McDonald's Keeps Winning, Even With Disloyal Customers—Here's Why
Many were surprised earlier this week to see fast food juggernaut McDonald's rank dead last in the customer loyalty category of a new consumer survey. After all, how can the most valuable fast-food chain on the planet not have loyal customers?
It's certainly a head-scratcher, but that's exactly what Market Force uncovered after polling 5,173 North American consumers on their recent experiences at various quick-service restaurants. Loyalty scores for each casual eating brand were calculated by combining both customer satisfaction and recommendations, so it appears Mickey D's has some serious work to do when it comes to keeping patrons happy.
Despite surveys like these McDonald's continues to grow. McDonald's exceeded Wall Street's expectations for Q3 2022 in terms of both earnings ($2.68 per share versus $2.58 expected) and revenue ($5.87 billion versus $5.69 billion expected). Numbers like those, plus $1.98 billion in Q3 net income, suggest McDonald's doesn't need its customers to stay loyal—as long as they stay spending.
According to the report, five key fast food factors were most influential when it came to keeping burger customers satisfied: Food quality, restaurant atmosphere, staff friendliness, speed of service, and value received for money spent.
Those categories are fairly broad, but a recent Reddit post in the r/fastfood subreddit discussing McDonald's poor performance on the poll is providing some much-needed firsthand insight into why exactly McDonald's customers aren't all that loyal to the Golden Arches.
Right off the bat, many Redditors shared the sentiment that people simply visit McDonald's over other fast food options because locations are literally everywhere. "You could pass a McDonalds on the way to another McDonalds. There was a brief time I lived in a smaller town in my state. They just had one Costco, one Wal-Mart, etc., but they had 3 McDonalds," wrote one user.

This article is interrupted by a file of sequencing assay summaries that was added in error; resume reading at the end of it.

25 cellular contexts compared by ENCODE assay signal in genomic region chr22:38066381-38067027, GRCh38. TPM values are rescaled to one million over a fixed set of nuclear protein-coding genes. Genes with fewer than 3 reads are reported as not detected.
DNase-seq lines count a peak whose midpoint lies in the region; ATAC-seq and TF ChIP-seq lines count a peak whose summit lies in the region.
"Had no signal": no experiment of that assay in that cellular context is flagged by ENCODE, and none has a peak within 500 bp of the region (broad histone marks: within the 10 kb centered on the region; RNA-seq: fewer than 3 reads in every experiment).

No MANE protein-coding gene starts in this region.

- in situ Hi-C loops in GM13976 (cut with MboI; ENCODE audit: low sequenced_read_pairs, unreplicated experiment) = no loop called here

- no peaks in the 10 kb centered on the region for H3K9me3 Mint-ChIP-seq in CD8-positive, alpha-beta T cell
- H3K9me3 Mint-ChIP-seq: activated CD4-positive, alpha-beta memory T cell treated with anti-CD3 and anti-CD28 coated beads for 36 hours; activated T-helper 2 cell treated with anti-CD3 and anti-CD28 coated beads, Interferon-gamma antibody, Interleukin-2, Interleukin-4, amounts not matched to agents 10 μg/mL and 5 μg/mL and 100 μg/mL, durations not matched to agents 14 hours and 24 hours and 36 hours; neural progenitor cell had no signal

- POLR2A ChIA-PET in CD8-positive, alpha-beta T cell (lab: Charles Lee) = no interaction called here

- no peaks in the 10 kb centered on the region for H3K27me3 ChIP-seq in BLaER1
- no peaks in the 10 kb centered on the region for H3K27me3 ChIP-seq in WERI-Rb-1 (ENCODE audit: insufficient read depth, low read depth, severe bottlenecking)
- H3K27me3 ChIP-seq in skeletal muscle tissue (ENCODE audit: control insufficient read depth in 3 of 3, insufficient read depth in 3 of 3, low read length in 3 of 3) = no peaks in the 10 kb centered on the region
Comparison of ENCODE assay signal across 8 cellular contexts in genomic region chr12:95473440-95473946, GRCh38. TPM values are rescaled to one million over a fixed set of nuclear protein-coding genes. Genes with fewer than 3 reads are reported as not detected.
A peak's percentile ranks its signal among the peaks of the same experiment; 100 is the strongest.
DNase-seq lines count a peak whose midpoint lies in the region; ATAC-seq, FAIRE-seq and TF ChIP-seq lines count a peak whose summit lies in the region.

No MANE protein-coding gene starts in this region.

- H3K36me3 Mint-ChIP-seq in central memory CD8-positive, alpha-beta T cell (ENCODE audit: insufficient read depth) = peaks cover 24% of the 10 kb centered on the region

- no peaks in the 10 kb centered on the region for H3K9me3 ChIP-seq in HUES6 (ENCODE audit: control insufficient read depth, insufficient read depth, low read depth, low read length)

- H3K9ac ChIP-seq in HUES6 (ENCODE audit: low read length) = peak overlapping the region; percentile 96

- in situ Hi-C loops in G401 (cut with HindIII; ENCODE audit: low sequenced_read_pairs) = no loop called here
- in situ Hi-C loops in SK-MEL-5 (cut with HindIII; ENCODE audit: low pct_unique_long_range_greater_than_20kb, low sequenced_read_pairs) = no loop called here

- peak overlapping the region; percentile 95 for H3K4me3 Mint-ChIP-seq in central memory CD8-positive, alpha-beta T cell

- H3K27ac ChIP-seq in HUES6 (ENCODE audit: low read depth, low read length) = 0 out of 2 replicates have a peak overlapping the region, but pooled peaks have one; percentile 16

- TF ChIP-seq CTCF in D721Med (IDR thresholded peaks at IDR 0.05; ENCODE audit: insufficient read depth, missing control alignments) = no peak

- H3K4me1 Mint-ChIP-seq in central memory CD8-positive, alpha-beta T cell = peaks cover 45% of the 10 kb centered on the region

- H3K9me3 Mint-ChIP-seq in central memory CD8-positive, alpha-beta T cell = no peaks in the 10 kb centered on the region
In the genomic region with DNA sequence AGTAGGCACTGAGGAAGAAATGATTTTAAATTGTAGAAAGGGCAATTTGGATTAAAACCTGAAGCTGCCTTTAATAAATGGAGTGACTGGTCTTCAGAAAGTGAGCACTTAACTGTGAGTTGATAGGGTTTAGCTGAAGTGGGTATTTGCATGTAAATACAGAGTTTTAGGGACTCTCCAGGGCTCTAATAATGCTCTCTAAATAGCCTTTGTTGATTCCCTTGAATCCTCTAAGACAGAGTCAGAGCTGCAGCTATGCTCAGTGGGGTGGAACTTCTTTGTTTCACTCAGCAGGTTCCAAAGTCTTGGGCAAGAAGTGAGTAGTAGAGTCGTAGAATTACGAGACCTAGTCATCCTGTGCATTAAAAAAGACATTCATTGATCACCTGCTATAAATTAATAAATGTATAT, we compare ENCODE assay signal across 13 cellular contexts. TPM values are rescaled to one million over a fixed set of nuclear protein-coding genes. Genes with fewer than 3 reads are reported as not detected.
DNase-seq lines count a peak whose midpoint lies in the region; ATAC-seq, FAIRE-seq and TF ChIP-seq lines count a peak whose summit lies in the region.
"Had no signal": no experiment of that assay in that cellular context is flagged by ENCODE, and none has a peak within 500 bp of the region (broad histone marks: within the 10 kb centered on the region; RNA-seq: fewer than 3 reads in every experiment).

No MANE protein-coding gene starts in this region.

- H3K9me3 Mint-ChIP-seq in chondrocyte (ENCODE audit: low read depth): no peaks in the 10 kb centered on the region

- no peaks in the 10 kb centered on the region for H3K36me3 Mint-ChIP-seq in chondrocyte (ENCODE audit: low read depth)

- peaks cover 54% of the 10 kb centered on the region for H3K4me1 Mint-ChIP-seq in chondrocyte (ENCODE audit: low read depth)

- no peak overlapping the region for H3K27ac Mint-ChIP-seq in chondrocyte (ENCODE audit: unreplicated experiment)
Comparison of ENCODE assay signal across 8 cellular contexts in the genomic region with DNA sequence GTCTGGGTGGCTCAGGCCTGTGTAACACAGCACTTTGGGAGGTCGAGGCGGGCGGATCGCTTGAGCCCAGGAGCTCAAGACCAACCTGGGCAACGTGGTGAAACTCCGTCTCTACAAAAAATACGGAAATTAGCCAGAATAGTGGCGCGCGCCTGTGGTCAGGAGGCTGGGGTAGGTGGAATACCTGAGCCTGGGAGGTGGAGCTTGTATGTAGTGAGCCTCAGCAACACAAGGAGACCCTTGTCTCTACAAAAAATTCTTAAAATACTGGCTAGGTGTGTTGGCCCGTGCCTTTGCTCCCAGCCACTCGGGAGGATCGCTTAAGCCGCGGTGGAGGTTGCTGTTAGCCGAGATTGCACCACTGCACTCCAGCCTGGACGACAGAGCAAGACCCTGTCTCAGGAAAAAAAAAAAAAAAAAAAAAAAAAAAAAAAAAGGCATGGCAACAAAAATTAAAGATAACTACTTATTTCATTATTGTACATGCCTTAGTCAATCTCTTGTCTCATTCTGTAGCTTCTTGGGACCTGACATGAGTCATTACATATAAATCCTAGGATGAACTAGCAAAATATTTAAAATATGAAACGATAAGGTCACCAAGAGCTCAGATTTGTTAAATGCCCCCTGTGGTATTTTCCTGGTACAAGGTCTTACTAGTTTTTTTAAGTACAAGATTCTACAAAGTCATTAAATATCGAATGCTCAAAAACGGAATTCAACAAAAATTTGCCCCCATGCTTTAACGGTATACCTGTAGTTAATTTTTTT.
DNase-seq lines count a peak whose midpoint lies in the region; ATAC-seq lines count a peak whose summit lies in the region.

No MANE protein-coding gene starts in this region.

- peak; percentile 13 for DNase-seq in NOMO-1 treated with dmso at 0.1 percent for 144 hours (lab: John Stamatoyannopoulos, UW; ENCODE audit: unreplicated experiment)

"Then why are their drive-thru lines so long? My guess is that they're the default choice for going to get fast food. And there are so many of them you're likely to pass a McD's on the way to some other fast food store," commented another Redditor.
Indeed, putting loyalty aside for a moment, McDonald's has no problems attracting business. "Every time I pass by a McDonald's, their drive-thru lines are always long. That's enough of a deterrent to not go there," said one commenter.
Others believe the quality of McDonald's food just doesn't hold up against many other brands. "Outside of kids wanting happy meals I really can't see what the deal is with the long lines and why people enjoy it so much.." another Redditor said.
A different user shared a similar sentiment: "Mcdonald's is my last resort, if I'm driving home in the middle of the night and only feel like spending $3-4 I will stop there. Personally for me almost everything (excluding things like McMuffins) on the menu can be made better somewhere else, and probably for the same price without the app deals since fast food is so expensive now."
Prices have increased across the board this year, and some consumers feel priced out of the current McDonald's menu. One user said "They're just too expensive," and another posted "If things were cheaper people would go there more often!"
In all fairness to the home of Ronald McDonald and Grimace, Redditors did have some good things to say as well. "Their Coke is the best in the biz. That's about the only positive they have going for them," wrote one user.
Also, many commenters had great things to say about the McDonald's mobile app. Here's what one Reddit user posted: "I'm not exactly loyal to McDonald's but their app nearly always has BOGO quarter pounders which are cooked fresh and are not bad at all. After tax it's less than $5 and very satisfying.." Another chimed in with: "Yeah they have very decent deals. One of the best apps easily."
All in all, perhaps this Redditor sums up McDonald's fast food monopoly best: "Everyone loves bashing McDonald's, but they still completely dominate."